Tuesday, November 22, 2011

Building a Display Board Part 4: Inset Bases and Finishing Touches

This week sees the conclusion of the tutorial on how to build a display board. Before we proceed let's look back to week two, where we started work on the chaos warp gate. In week two we went over how to start the foundation for the warp gate, now we'll continue where that post left off.

Before we get started we'll need these materials:
7. Dreadnought base sized hole cutting bit
8. Monster base sized hole cutting bit
9. Infantry base size hole cutting bit

From our previous work we have one layer of the warp gate complete, but we want it to have more depth, so we'll proceed by tracing two more complementary layers to attach to the base layer.

For the second layer I focused on building an interior to the gate's energies by cutting tendrils that reach towards the center. This will work to make the piece appear less linear.

The third layer will add dimension to one side of the gate. Don't worry about bridging the left and right sides with an arch, they will be attached independently to the gate on their respective sides.

With all three layers cut out place them and see what layering order looks best to you. This was my original order. I decided that the central layer would contain the gate's sole arch and use the other two layers to add depth to the piece.

To shape the foam, cut off the hard edges with an xacto knife. This will make smoothing the edges and making transitions form layer to layer much easier.

Use a fine grain sandpaper to sand the piece. Folding the paper to differing widths allows you to create broader and sharper grooves. I held the paper loosely and sanded recesses around the "tendrils" to give them prominence. After that, I folded the sandpaper tighter and created sharper detail grooves. This process emulates the undulations you might expect from something that is semi-liquid or energy based.

The initial shaping of the gate's levels shouldn't be 100% complete before assembly. Remove any unwanted hard edges and get the basic flow you would like to achieve first. More shaping for the gate's final appearance will happen after you assemble the layers.

Sunday, November 13, 2011

Building a Display Board Part 3: Rubble, Roads, and Warp Energy

A good couple of weeks of construction has gone into our display board at this point, and now is a perfect time to step back and get some perspective before we move on. Let's revisit the very first schematic I made for my demon display board a few months back.

As you can see, my grandiose ideas for the board have been altered somewhat. I've pared the buildings down from seven to 2 1/2 (one is merely a flanking facade for a statue), and the general layout has been compressed. This is what I mean when I refer to "letting the board tell you what works." I was a bit off in my estimates for the scale, and when reality set in during construction, I simply altered my plans and went with the flow. Remember, this is a good thing! Let realism assert itself in the construction of your piece, things that should work, will, and those that don't, won't.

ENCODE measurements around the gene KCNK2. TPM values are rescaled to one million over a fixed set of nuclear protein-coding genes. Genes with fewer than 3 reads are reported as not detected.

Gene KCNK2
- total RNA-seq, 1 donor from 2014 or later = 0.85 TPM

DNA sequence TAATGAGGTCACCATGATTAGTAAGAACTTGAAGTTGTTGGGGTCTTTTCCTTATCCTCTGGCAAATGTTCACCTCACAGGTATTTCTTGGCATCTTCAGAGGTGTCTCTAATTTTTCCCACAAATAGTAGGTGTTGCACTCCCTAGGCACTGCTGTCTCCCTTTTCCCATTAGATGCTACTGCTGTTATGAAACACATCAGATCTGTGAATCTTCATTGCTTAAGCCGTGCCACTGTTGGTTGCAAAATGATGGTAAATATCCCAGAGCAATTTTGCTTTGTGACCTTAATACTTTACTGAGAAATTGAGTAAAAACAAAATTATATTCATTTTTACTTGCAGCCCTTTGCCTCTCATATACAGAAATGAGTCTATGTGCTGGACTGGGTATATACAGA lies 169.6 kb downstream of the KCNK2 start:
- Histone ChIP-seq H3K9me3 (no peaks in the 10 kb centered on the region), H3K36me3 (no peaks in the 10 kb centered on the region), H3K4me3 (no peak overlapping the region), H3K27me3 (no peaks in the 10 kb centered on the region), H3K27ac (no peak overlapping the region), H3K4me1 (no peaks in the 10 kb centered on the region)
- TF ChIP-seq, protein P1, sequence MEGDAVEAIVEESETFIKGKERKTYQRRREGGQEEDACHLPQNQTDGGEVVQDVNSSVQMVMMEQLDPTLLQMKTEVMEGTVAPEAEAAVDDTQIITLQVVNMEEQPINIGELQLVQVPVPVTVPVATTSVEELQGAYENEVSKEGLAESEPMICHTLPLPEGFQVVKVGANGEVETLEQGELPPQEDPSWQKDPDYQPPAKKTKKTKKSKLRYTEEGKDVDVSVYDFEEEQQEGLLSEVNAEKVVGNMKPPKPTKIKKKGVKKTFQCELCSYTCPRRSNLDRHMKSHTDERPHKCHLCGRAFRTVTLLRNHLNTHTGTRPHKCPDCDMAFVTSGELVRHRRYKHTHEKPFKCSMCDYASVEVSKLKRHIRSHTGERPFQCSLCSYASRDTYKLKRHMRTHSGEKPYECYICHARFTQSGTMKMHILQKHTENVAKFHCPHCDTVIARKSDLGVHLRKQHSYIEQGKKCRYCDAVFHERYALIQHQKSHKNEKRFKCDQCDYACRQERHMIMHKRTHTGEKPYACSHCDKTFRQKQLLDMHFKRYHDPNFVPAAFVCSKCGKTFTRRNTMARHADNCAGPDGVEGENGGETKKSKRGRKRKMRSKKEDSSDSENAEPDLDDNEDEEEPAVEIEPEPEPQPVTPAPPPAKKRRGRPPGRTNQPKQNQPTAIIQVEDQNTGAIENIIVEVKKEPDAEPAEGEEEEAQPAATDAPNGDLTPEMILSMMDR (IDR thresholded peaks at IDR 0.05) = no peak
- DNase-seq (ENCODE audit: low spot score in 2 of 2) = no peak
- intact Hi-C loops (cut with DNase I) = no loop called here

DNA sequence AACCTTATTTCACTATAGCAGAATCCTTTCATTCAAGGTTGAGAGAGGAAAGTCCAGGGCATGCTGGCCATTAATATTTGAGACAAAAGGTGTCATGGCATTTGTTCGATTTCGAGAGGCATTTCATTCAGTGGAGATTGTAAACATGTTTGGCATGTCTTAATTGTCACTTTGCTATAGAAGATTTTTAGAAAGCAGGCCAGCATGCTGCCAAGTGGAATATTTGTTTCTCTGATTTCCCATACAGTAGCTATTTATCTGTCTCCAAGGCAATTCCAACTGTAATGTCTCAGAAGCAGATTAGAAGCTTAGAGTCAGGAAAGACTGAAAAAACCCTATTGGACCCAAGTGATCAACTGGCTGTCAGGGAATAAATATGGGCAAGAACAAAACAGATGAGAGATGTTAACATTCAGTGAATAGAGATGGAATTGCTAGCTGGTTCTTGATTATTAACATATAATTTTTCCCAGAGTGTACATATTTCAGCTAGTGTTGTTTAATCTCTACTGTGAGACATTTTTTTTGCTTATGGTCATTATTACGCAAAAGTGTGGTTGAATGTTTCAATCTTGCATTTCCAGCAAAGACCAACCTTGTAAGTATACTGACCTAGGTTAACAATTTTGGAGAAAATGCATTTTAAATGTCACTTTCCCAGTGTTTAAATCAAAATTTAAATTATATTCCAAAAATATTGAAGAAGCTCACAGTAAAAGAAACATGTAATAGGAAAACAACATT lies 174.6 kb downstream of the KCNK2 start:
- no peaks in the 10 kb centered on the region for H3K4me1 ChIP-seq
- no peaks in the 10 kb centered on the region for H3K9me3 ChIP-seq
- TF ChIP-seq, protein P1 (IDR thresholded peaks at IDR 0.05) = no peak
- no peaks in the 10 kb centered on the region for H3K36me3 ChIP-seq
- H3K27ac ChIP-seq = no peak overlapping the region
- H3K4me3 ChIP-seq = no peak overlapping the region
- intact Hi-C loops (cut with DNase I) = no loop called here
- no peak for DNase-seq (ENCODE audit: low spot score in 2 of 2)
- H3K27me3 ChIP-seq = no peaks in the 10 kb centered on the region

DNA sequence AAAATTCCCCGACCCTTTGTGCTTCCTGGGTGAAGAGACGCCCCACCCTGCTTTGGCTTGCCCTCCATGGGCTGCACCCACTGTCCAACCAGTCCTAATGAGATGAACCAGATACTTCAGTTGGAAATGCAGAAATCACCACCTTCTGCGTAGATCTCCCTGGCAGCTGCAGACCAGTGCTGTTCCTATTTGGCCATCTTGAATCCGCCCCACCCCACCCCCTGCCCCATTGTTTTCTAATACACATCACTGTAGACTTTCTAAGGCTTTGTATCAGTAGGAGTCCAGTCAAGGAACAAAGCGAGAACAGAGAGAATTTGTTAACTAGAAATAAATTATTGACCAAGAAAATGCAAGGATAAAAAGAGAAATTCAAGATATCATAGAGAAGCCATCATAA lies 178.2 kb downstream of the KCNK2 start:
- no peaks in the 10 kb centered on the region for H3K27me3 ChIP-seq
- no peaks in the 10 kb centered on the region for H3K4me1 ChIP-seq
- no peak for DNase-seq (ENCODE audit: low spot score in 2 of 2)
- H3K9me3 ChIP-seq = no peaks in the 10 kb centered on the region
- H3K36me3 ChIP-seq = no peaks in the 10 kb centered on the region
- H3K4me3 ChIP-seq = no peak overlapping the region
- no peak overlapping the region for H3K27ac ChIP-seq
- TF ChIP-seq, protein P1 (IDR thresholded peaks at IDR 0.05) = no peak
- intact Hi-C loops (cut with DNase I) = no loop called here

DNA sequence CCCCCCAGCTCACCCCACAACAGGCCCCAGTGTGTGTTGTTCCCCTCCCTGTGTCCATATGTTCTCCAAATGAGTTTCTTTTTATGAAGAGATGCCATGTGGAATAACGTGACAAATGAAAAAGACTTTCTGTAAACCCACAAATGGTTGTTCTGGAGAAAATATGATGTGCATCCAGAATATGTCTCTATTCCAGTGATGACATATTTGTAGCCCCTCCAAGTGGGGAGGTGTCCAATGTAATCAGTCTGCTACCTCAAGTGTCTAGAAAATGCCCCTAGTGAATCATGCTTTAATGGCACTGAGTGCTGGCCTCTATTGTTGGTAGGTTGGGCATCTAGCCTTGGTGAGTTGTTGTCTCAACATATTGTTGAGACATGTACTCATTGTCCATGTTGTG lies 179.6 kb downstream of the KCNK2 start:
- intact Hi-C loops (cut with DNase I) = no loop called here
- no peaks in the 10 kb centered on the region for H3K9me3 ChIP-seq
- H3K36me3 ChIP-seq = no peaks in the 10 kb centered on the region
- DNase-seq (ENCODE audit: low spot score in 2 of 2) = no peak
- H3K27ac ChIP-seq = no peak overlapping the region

That being said, step back and take a look at your display board, and then at the initial schematics you wrote up. Now that construction of your piece is well under way, a little more planning will help determining how you should proceed. Looking at my piece, I have a good foundation, but there is something missing. At this point in construction I don't know what it is yet, but I will soon find out! How do I know this? Because the piece will tell me, it won't look right until it is complete. Don't get frustrated if your piece isn't looking quite the part yet, there's still plenty of time to figure things out.

With the main buildings in place and the road marked off, I'm ready to proceed. However, two main features are still not present on the board: the warp gate and the fallen statue. We'll get to those in a bit.

As for the materials we'll need this week:
1. Felt-tipped marker
2. Styrene sheet roadway (more info below)
6. Glue applicator (can be as simple as a flat piece of extra foam board or a sturdy paint brush)

As a general rule, get all your foundational components onto the board first. In my case, this leaves the road to be completed. I'm using Plastruct's cobblestone (product code PS-74) for the pavement of my roadway. One package of the cobblestone held two sheets, which was just enough for my uses (If you need more than two-feet of roadway, etc. buy more than one package).

Styrene sheet is very easy to cut and scissors are recommended for a clean straight edge. The warp gate in the north-west corner will be spilling warp energies into the city and tearing up the landscape it touches, so the road will be modeled as if its being sundered. To do this I simply marked the road with a felt-tipped marker and cut along a jagged pattern to create an uneven look of devastation.

With the road placed, mark along the edges with a felt tipped marker.

The roadway will be laid into the board within a depression. To create the depression, take your wire brush and brush parallel to the lines drawn for the borders of the road. Apply a moderate amount of pressure to remove 1/8-1/4 inch of foam.

To get an even depression, pull the brush perpendicular to your previous brush strokes. This will remove any foam left by the gaps in the bristles from the parallel stroke and create a smooth, even surface.

An appropriate roadway depression should be about 1/8 to 1/4 inch in depth.

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